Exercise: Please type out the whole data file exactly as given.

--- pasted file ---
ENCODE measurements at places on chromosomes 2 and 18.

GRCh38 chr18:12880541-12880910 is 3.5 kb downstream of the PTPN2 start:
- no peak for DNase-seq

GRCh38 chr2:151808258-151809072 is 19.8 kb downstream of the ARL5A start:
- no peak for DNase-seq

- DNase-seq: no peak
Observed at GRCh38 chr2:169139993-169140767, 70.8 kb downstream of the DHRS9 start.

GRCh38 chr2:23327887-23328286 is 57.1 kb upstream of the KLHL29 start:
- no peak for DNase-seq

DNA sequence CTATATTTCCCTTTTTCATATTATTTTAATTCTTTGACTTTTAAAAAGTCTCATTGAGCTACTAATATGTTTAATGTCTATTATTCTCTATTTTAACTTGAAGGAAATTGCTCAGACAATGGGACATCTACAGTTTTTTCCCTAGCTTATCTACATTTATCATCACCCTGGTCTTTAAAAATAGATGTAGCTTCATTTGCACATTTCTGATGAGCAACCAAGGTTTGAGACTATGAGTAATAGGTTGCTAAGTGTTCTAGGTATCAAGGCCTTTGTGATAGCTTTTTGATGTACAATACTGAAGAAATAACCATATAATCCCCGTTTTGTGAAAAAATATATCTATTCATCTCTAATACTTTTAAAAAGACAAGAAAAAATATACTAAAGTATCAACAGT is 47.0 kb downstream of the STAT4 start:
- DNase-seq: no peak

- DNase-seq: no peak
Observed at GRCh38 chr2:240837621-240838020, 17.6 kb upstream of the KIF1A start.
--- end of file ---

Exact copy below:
ENCODE measurements at places on chromosomes 2 and 18.

GRCh38 chr18:12880541-12880910 is 3.5 kb downstream of the PTPN2 start:
- no peak for DNase-seq

GRCh38 chr2:151808258-151809072 is 19.8 kb downstream of the ARL5A start:
- no peak for DNase-seq

- DNase-seq: no peak
Observed at GRCh38 chr2:169139993-169140767, 70.8 kb downstream of the DHRS9 start.

GRCh38 chr2:23327887-23328286 is 57.1 kb upstream of the KLHL29 start:
- no peak for DNase-seq

DNA sequence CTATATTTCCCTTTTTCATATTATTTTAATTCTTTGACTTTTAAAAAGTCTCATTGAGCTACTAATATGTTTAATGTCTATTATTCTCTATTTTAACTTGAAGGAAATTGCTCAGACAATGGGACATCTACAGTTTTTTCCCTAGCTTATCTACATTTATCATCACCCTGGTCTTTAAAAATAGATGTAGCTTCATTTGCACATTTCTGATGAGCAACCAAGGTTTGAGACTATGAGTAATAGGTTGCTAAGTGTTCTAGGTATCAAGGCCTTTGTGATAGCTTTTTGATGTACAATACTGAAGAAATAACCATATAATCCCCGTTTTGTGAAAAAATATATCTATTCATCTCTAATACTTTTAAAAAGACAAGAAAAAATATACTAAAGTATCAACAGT is 47.0 kb downstream of the STAT4 start:
- DNase-seq: no peak

- DNase-seq: no peak
Observed at GRCh38 chr2:240837621-240838020, 17.6 kb upstream of the KIF1A start.